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been produced by learning and genius exercised upon subjects of little importance. It seems to have been in all ages the pride of wit, to show how it could exalt the low, and amplify the little. To speak not inadequately of things really and naturally great, is a task not only difficult but disagreeable ; because the writer is degraded in his own eyes by standing in comparison with his subject, to which he can hope to add nothing from his imagination : but it is a perpetual triumph of fancy to expand a scanty theme, to raise glittering ideas from obscure properties, and to produce to the world an object of wonder to which nature had contributed little. To this ambition, perhaps, we owe the frogs of Homer, the gnat and the bees of Virgil, the butterfly of Spenser, the shadow of Wowerus, and the quincunx of Browne.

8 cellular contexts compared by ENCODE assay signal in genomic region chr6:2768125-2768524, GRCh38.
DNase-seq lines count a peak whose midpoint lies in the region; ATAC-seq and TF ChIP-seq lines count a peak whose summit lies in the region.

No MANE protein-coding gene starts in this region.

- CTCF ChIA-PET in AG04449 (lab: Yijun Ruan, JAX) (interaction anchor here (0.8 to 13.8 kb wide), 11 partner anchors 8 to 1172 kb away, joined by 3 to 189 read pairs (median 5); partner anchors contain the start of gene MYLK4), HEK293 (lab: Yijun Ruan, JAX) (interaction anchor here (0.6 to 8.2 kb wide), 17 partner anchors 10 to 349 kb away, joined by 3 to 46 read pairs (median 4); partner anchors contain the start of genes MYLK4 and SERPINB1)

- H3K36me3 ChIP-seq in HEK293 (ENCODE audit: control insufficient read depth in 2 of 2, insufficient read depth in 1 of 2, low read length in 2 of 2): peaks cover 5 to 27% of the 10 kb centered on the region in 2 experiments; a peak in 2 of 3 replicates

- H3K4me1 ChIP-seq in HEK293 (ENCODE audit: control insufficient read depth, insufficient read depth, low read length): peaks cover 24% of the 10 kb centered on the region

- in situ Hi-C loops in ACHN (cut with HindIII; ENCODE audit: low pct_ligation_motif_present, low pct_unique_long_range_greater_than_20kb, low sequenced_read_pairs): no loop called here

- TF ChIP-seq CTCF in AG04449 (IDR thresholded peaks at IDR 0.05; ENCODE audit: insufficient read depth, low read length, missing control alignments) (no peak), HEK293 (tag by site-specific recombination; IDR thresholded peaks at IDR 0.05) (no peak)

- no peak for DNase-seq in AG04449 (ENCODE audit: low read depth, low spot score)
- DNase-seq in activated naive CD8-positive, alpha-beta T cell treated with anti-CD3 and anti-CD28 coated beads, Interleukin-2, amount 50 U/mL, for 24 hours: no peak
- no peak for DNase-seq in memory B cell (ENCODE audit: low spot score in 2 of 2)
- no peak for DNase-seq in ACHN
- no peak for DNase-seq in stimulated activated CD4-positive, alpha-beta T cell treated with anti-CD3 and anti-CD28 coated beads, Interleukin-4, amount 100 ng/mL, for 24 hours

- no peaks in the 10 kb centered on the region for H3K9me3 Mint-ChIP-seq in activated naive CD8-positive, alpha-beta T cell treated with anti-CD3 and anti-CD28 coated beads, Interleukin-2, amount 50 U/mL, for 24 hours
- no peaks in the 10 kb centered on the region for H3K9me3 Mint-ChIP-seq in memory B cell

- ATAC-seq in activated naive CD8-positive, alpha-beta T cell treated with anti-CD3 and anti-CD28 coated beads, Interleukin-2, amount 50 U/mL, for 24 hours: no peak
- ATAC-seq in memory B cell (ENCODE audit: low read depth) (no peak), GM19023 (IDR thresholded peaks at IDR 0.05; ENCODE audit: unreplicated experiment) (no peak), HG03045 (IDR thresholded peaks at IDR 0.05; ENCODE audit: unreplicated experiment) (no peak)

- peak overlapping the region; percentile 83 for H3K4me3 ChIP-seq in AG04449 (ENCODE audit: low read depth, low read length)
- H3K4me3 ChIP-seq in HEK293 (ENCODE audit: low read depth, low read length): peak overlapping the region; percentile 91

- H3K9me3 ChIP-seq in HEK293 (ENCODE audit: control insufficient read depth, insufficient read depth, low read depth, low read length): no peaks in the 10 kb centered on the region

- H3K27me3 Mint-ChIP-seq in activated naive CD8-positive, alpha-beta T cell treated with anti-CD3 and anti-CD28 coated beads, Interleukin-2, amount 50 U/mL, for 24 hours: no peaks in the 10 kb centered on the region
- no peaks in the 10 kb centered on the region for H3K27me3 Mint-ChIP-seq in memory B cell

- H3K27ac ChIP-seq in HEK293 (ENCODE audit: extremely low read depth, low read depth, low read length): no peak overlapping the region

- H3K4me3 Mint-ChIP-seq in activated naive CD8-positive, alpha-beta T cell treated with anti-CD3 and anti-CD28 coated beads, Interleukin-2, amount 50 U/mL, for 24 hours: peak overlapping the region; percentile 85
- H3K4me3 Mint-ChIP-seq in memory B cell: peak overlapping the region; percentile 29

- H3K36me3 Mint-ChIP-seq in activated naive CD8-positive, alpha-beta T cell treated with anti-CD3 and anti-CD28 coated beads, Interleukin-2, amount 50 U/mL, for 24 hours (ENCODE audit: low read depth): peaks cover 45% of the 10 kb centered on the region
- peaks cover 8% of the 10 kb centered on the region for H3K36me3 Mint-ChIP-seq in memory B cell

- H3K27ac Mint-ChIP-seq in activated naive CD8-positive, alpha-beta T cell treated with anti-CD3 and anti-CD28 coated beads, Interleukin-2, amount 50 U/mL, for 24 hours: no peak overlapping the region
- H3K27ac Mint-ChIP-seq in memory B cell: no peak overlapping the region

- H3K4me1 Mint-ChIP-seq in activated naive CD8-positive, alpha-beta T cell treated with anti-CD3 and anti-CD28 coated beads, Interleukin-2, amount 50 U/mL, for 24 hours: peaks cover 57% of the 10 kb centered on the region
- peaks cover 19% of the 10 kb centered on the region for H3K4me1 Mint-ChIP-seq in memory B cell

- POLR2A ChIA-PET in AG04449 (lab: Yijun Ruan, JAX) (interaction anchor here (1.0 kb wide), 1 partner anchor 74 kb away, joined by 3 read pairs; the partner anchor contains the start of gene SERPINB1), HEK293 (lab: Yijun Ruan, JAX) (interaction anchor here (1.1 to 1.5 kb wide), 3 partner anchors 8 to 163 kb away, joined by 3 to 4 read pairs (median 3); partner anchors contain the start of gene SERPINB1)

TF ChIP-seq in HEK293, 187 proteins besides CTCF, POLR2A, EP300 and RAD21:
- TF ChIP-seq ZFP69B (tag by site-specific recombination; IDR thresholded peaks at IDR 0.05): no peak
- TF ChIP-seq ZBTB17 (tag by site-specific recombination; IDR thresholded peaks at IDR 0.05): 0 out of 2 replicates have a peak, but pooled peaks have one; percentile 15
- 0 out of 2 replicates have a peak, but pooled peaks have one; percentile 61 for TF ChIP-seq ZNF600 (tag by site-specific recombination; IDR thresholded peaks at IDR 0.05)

In the prosecution of this sport of fancy, he considers every production of art and nature in which he could find any decussation or approaches to the form of a quincunx ; and as a man once resolved upon ideal discoveries seldom searches long in vain, he finds his favourite figure in almost every thing, whether natural or invented, ancient or modern, rude or artificial, sacred and civil, so that a reader, not watchful against the power of his infusions, would imagine that decussation was the great business of the world, and that nature and art had no other purpose than to exemplify and imitate a quincunx.